Don't you Believe it...
That’s the question I have, do they mean what they say? When you go to these symposiums and lectures and meet and greets and meet established film personnel and they say something like “give me a call next week” or “I think I know someone who might be interested in your film, we should talk” what does that mean? It certainly doesn’t mean call me, or stop by my office. This behavior is often met with repeated dishes to voicemail or “he’s in a meeting, can I take a message”. I know I sound like I’m just bitchin’, but let’s seriously talk about this.
We know that most of our industry is appearance. We are well aware that handshakes and business cards don’t amount to very much in this industry. But because this is a relationship business and all of the deals are made by people who know each other in one capacity or another, it behooves you to play this game.
This is where I think we start to stray. We are clamoring to have pretend conversations with individuals who really can’t be bothered. I supposed if they saw a really impressive film, and weren’t in the middle of receiving oral sex or being charged with murder that maybe they would help us. I supposed if they weren’t flying to wherever the fuck they fly to and having “real” meetings, that one of us could get a shot.
But that’s just it. I am starting to think that it’s all window dressing. I’m starting to think that much of our interaction with the Hollywood Apparatus (because I consider myself an independent) is make-believe. Don’t get me wrong, I do believe that real conversations and real deal are being discussed somewhere…just not where they tell us.
I think it is in everyone’s best interest that new filmmakers not become immediately discouraged with the size of the task of making a film. This is where the lip service enters in. I think that those who give us lip service are well aware of the odds and probably chances of you actually having a conversation with someone who can help you; therefore they participate in these round-table-discussions where they are instructing no-budget shooters on how to get a completion bond and what talent agency financing is because it’s a nice way for them to feel good about their chosen occupation and to “talk to the little people”. I’m not saying it’s all ego and lip service, but it’s not like they come to these things prepared to meet the next great director.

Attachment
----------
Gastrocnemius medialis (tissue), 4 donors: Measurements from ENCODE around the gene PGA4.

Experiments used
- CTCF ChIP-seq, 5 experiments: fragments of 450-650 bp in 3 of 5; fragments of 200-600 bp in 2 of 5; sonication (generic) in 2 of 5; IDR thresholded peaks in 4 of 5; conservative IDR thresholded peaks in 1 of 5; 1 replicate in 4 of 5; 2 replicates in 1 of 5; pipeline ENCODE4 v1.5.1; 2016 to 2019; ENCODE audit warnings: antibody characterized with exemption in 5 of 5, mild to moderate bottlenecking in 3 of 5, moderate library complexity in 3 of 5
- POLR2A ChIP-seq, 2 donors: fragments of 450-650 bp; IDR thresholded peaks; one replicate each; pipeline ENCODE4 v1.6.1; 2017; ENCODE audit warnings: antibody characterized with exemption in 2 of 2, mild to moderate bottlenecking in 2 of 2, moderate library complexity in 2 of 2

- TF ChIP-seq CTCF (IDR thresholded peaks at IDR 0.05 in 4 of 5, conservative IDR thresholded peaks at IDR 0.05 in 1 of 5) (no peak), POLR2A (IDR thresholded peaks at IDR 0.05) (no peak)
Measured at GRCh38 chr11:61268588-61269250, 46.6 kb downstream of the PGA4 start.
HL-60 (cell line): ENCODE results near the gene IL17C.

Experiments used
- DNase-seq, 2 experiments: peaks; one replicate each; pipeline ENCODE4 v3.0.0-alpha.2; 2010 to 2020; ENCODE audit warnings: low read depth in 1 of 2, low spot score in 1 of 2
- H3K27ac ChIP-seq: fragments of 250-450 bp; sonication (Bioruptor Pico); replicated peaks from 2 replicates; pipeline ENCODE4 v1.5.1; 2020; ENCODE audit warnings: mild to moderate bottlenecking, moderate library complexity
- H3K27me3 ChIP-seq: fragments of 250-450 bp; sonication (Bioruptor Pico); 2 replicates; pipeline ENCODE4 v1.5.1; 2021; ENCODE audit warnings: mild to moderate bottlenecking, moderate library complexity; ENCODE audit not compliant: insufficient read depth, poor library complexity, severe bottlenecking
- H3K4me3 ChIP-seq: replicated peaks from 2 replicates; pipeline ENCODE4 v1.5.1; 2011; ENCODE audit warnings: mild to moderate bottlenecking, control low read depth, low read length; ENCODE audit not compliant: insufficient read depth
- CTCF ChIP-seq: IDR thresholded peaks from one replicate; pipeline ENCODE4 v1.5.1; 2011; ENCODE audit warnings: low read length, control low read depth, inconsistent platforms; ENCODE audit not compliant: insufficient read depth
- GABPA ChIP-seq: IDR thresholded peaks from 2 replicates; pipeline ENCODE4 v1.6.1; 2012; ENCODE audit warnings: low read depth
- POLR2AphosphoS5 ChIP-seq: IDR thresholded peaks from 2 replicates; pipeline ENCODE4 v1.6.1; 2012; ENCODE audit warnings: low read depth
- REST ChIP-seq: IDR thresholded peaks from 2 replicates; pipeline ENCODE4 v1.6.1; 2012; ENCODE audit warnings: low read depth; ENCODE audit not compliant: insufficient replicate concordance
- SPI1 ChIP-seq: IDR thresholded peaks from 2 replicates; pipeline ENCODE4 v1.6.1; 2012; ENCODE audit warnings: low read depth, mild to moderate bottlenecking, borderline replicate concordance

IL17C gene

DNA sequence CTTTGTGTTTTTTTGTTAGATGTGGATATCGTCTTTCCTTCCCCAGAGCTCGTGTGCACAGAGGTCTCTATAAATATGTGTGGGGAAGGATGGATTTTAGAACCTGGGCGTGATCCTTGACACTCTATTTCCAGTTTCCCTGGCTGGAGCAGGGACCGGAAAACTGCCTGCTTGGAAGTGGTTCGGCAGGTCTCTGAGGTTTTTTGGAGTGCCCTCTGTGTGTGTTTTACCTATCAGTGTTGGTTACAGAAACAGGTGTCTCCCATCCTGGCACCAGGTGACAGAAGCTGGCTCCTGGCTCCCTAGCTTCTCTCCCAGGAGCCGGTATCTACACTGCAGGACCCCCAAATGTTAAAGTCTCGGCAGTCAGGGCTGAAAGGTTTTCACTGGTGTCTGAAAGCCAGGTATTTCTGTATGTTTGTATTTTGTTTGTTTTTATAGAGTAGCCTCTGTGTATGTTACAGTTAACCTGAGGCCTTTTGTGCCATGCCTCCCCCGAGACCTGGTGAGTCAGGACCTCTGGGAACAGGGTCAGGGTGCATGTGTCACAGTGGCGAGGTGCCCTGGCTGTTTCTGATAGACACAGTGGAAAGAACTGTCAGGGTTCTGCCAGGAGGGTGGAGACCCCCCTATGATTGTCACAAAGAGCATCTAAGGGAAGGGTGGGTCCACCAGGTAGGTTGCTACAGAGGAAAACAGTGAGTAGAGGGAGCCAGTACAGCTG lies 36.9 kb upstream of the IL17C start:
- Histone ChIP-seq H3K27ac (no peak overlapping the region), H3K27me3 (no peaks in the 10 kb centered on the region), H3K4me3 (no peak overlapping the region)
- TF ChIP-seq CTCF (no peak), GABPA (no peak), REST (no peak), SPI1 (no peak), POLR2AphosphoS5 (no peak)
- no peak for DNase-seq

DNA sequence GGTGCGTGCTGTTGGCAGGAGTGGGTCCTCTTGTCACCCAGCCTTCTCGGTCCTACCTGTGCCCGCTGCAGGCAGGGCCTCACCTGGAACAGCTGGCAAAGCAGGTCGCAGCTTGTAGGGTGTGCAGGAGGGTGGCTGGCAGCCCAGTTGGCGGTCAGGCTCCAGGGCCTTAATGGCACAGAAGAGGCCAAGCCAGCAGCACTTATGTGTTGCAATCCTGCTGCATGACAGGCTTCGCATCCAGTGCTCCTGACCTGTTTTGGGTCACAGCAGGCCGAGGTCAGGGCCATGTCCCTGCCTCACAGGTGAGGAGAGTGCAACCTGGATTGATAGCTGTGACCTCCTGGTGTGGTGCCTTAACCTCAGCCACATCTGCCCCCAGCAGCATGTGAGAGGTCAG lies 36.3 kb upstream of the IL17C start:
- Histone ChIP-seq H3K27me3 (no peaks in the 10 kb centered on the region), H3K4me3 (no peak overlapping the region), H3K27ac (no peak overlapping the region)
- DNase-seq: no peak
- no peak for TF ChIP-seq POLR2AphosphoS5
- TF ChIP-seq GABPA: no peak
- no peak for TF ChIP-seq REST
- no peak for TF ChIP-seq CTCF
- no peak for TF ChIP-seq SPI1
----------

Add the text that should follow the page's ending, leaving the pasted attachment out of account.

I am incessantly bombarded with invites to marketing discussions and limited speaking engagements by film industry “insiders”…and I show up only to hear them bloviate on their experiences in this industry and how they got to the top. The fact that the environment from hence theses projects came is forever changing and old strategies rarely work seems to never be discussed.
Lemme tell you, nothing makes my dick drool faster than a Baby-Boomer who entered the industry at a time when it was geometrically less competitive that it is right now, and tell me that all I have to do is….they have such courage and conviction when telling you to confronts odds that they never would have confronted…do you see the hypocrisy?
The gall, the arrogance of these people who didn’t have to take half of the personal inventory that the contemporaries have to…and elicit advice like “just keep at it”. Please, I would have loved the opportunity to compete in the mid 70’s, or the mid 80’s….but I digress…
Just keep at it: This is the advice given to prodigy’s and people who are utterly and completely wasting their time. The level and intent of the statement utter is identical. You have no real way of knowing if you are wasting your life and you possible retirement income until you blow up or file bankruptcy.
It is for that reason that I don’t give a fuck…I really don’t. I don’t care if my film gets made (lie), I don’t care if I ever get married (truth) and I really don’t care if I die tomm (at least I’d die as an artist that refused to compromise).
Ok..have to book my next movie theater distribution possibility meeting.